Current rules mean customers can see their bills increased annually if the price rises are detailed in the provider's terms and conditions.
However, with inflation reaching new heights in 2021 and 2022, this means customers are being hit with staggering increases of up to 11.7% in some cases.
The regulator must address these damaging mid-contract price hikes in a way that protects customers and balances investment and budget considerations for providers.
Annual price rises
Including annual price rises linked to inflation in customer contracts for broadband and mobile services means households have no confirmation what exact price rises to expect when they sign the contract.
This situation is unfair and means that customers cannot effectively plan and choose contracts with annual increases they can afford.
In January 2022, Choose carried out a survey via a major polling company and found:
- 87% of broadband and mobile customers were unaware prices were due to increase by as much as 10% by April 2022
- 46% did not know prices would be increasing at all
- 33% were unaware prices could be increased in the middle of a contract
In terms of affordability of these rises:
- 25% said they would find it financially difficult if their broadband and mobile bill went up by 10%
- 11% said they wouldn't be able to afford a 10% rise in their bills at all
While a small but notable group of broadband providers and one mobile provider pledge no mid-contract price rises, there aren't many in this category and the failure to regulate means customers only know a few months before price rises take effect how much extra they will be paying.
The problem is exacerbated by the growing shift towards longer contracts, with 24-month deals commonplace, ensuring that customers will go through at least one annual price rise before they are free to leave their provider.
Inflation has soared in recent months, with the Consumer Price Index (CPI) rate reaching 5.4% in December 2021 - the month most providers use to calculate their annual increases.
Some providers calculate their annual price increases using the Retail Price Index (RPI) instead. This reached 7.8% during the month where Virgin Media O2 calculated their increases for Virgin Mobile and O2 mobile services.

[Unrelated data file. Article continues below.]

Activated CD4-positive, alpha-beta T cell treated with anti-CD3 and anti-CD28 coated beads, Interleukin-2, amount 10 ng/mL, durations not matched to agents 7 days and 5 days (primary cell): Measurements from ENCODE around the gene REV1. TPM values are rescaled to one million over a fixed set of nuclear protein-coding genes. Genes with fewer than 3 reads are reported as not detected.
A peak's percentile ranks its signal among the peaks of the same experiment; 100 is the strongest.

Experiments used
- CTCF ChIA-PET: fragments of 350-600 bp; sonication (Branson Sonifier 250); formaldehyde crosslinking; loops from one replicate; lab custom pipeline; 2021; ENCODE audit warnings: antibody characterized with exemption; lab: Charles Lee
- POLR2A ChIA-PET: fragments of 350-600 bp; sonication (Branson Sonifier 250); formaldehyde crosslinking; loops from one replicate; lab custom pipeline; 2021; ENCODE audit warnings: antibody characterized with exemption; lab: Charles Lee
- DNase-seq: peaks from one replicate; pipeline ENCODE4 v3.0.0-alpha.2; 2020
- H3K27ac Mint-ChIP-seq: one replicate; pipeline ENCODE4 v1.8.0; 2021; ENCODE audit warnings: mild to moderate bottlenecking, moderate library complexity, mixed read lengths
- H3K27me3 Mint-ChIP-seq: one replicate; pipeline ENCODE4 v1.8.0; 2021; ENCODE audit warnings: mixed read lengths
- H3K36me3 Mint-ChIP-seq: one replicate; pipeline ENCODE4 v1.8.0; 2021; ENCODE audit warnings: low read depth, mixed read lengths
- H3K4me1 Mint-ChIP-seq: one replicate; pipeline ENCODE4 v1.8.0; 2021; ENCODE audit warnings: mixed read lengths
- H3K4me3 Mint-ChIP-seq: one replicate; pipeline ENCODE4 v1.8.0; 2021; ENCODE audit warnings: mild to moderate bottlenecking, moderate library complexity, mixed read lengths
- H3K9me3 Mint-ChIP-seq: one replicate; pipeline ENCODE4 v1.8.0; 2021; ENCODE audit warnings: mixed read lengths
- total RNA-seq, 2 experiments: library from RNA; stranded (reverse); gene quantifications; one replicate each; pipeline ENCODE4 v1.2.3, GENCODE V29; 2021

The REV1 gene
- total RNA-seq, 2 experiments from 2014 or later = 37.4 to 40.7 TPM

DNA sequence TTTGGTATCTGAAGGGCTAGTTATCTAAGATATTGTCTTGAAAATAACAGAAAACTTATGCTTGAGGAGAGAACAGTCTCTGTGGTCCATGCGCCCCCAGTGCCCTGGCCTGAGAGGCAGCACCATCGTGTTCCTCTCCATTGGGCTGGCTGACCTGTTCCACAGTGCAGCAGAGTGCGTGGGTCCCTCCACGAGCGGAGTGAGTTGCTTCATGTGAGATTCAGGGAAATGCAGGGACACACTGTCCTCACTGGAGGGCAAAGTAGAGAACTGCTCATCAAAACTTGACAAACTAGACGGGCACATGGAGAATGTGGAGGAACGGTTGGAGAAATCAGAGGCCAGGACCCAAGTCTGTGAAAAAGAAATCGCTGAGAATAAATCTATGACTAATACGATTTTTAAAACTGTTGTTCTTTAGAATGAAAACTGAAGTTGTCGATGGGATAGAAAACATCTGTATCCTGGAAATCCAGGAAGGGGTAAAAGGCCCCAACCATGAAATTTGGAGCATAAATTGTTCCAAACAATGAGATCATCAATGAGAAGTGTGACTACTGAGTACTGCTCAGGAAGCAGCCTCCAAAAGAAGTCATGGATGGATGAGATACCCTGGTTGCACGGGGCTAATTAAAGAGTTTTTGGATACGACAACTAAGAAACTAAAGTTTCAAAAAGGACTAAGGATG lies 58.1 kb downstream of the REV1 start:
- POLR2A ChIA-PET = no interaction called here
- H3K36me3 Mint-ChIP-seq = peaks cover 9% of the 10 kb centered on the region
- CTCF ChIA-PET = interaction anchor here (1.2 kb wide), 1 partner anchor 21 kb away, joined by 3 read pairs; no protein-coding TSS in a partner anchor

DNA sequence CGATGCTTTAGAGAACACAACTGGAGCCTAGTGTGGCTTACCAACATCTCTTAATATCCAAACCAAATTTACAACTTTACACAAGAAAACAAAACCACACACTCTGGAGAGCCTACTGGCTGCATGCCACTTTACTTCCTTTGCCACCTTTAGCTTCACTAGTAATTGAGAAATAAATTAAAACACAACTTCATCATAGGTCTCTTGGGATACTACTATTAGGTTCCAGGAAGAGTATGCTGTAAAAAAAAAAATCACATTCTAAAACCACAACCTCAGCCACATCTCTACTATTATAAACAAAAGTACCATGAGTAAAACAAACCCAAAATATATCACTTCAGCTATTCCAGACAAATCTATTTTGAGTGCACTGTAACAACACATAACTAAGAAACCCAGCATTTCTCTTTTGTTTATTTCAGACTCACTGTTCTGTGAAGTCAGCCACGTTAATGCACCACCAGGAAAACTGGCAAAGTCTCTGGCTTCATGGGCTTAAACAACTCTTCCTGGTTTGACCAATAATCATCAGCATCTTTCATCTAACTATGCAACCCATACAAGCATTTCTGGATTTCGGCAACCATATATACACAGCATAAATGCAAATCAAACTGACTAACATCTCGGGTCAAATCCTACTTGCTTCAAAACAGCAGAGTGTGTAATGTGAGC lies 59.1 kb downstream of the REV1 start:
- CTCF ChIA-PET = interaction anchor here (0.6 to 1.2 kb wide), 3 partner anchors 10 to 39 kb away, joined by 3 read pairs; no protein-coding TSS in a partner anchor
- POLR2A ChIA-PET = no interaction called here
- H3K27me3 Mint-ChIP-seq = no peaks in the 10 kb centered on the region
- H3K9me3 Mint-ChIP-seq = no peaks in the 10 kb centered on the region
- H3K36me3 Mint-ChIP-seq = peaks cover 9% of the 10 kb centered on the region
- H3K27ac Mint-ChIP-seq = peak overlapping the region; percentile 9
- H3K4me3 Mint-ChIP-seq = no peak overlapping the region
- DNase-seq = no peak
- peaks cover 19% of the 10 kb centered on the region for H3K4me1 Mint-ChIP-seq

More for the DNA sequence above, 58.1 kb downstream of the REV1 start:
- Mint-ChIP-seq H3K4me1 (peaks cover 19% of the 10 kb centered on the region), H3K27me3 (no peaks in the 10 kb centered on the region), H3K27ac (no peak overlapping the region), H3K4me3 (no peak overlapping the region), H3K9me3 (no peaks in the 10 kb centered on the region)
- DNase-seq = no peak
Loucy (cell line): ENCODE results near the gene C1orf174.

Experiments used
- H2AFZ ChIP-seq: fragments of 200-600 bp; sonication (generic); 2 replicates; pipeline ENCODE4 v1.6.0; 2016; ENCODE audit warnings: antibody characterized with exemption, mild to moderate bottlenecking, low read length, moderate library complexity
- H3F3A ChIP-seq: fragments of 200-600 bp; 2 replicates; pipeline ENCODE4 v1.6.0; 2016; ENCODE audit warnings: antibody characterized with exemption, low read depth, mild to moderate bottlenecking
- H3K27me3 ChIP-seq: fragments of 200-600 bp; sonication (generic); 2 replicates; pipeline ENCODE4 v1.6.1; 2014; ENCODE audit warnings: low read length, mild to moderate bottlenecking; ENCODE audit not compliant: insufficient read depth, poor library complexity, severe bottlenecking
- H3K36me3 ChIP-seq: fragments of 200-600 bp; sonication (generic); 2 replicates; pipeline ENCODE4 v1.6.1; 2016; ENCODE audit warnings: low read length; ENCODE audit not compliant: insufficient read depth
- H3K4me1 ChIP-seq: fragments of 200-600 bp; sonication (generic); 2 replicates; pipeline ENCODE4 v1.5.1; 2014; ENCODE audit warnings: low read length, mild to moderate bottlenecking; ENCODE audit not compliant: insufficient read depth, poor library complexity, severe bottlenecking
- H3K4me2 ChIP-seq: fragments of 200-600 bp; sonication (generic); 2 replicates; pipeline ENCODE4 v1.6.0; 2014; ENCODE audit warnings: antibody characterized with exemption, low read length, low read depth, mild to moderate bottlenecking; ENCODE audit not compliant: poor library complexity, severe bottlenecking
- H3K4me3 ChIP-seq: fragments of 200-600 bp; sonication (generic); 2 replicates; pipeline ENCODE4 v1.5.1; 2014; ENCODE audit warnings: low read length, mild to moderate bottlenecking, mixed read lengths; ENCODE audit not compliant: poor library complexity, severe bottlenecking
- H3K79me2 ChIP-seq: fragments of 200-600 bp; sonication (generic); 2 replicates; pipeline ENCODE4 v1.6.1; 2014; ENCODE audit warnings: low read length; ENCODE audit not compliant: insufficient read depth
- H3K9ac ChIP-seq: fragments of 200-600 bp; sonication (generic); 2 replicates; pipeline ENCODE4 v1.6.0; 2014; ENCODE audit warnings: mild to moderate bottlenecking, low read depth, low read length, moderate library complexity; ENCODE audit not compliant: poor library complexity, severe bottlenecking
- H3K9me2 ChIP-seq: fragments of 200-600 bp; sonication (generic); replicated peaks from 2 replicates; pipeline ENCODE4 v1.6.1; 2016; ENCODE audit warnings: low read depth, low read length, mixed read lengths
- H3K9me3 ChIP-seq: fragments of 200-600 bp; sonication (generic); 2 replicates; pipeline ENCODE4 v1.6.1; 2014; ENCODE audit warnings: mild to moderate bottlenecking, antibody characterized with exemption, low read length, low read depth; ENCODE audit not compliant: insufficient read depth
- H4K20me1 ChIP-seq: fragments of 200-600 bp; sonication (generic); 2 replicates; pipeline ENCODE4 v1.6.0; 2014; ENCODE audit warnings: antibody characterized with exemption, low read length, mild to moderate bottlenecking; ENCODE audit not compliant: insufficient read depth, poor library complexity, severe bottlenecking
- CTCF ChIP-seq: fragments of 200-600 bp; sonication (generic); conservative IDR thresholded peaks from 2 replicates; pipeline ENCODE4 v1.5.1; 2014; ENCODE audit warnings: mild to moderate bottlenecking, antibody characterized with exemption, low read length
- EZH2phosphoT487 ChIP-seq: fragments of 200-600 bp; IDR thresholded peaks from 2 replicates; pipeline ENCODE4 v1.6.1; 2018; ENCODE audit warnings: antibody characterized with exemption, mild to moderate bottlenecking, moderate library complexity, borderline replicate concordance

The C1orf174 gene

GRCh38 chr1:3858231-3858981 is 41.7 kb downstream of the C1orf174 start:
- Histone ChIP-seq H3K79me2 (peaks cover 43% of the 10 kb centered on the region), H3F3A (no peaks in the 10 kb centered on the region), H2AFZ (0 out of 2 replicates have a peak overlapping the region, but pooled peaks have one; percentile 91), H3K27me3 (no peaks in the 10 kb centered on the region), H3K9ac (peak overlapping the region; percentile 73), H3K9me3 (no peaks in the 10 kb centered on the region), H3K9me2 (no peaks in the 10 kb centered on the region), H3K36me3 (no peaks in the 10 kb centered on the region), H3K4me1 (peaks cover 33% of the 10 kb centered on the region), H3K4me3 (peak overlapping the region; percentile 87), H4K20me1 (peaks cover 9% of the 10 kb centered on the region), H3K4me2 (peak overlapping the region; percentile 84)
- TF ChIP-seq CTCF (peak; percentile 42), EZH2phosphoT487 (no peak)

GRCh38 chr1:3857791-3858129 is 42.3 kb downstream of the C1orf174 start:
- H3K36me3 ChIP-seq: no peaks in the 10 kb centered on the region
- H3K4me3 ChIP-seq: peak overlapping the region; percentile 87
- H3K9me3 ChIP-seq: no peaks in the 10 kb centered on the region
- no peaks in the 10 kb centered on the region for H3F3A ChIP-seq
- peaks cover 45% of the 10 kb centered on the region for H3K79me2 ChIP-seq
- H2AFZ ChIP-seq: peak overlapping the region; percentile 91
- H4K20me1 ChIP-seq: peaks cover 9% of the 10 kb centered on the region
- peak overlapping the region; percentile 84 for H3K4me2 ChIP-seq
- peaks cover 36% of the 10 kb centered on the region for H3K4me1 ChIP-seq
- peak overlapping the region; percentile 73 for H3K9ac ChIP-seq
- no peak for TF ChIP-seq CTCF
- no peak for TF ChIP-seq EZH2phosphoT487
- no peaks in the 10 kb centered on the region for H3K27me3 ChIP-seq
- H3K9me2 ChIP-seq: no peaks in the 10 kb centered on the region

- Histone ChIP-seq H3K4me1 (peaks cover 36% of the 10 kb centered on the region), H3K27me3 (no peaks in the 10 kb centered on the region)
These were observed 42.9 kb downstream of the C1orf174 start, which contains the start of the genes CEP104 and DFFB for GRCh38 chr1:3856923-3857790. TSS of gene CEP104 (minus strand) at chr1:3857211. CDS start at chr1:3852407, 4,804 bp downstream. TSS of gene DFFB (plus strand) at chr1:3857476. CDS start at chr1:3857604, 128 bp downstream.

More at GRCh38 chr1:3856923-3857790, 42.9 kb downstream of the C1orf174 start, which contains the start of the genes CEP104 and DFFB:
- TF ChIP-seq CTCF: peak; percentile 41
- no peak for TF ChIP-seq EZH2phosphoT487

As the table below demonstrates, this has led to significant increases from major providers:
|Provider||Calculation||2022 price increase|
|BT, EE, Plusnet, Vodafone||CPI + 3.9%||9.3%|
|TalkTalk||CPI + 3.7%||9.1%|
|Shell Energy Broadband||CPI + 3%||8.4%|
|Virgin Mobile, O2||RPI + 3.9%||11.7%|
Many customers responded with shock to the price increase notifications. Despite these annual rises being listed in terms and condition as well as used on advertising boards and media ads, customers were not prepared for the scale of the increases in 2022, leading to anger and frustration.
Ofcom must address this confusion by moving to effectively regulate mid-contract price rises in a way that shields customers from harm they could not have foreseen.
To take an example, a customer signing up to a 24-month contract in August 2020 with one of the CPI + 3.9% providers would have signed that contract when inflation was at 0.2%. By the time their 2021 price rise was calculated, inflation had risen to 0.6% and so the increase was 4.5%.
However, since inflation rocketed from 0.6% to 5.4% in the space of a year, the 2022 increase for that customer unable to switch away was 9.3% - more than double the increase of the previous year.
Broadband and mobile companies justify their annual price increases by pointing out they need to invest in their infrastructure due to the expansion of full fibre broadband and the growth of the 5G network, for example.
There is merit to these arguments, especially when we consider that telecoms companies also experience the same types of fuel, water and other bill increases that customers do, as well as being major employers.
However, it is clear the current system is not working.
It could be argued that providers set their annual rates at the minimum needed to sustain their business from one year to the next. At the time many providers developed their contracts, inflation was low and some contracts even highlight the fact that, if inflation was to be negative, the extra increase amount would still apply.
TalkTalk is an example. They scrapped their promise of no mid-contract price rises in early 2021, moving to a system of annual increases from April 2022. At the time, they pointed to the need to improve their network as a result of seeing usage soar by 40%.
However, at the time TalkTalk made their announcement, CPI was around 0.4% and not expected to rise to the heights seen since. So, it is entirely possible that judgements about the type of rises expected were based on the assumption inflation would not climb higher than the most recent CPI peak of 3.1% in November 2017.
This is a failure of foresight, but it is also a failure of regulation. Ofcom recognised the issue of inflation-busting rises in their pricing trends report in July 2021 yet failed to act or address concerns.
Choose calls on them to do so urgently now.